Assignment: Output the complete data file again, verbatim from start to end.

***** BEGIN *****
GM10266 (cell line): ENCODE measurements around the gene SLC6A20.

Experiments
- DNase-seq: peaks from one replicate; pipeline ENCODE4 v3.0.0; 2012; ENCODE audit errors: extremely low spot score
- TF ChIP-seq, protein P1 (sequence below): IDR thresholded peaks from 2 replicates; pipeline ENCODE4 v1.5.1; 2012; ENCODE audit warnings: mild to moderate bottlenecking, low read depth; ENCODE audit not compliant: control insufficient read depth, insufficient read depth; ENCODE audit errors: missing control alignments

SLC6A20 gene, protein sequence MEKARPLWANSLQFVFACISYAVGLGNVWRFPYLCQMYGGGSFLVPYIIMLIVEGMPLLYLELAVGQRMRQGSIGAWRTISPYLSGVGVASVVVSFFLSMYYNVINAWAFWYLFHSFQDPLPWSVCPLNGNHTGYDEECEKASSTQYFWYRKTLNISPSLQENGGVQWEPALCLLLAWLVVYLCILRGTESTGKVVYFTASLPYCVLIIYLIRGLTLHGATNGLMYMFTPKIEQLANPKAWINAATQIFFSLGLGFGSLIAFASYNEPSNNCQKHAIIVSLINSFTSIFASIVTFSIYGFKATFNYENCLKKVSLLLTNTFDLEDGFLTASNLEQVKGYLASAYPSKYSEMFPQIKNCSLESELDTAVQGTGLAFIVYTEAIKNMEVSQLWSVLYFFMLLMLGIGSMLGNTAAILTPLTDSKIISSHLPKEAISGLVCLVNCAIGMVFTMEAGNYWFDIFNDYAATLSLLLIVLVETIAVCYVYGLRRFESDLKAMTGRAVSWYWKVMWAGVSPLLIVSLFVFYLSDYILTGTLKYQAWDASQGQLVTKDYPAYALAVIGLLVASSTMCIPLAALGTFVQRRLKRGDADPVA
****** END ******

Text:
GM10266 (cell line): ENCODE measurements around the gene SLC6A20.

Experiments
- DNase-seq: peaks from one replicate; pipeline ENCODE4 v3.0.0; 2012; ENCODE audit errors: extremely low spot score
- TF ChIP-seq, protein P1 (sequence below): IDR thresholded peaks from 2 replicates; pipeline ENCODE4 v1.5.1; 2012; ENCODE audit warnings: mild to moderate bottlenecking, low read depth; ENCODE audit not compliant: control insufficient read depth, insufficient read depth; ENCODE audit errors: missing control alignments

SLC6A20 gene, protein sequence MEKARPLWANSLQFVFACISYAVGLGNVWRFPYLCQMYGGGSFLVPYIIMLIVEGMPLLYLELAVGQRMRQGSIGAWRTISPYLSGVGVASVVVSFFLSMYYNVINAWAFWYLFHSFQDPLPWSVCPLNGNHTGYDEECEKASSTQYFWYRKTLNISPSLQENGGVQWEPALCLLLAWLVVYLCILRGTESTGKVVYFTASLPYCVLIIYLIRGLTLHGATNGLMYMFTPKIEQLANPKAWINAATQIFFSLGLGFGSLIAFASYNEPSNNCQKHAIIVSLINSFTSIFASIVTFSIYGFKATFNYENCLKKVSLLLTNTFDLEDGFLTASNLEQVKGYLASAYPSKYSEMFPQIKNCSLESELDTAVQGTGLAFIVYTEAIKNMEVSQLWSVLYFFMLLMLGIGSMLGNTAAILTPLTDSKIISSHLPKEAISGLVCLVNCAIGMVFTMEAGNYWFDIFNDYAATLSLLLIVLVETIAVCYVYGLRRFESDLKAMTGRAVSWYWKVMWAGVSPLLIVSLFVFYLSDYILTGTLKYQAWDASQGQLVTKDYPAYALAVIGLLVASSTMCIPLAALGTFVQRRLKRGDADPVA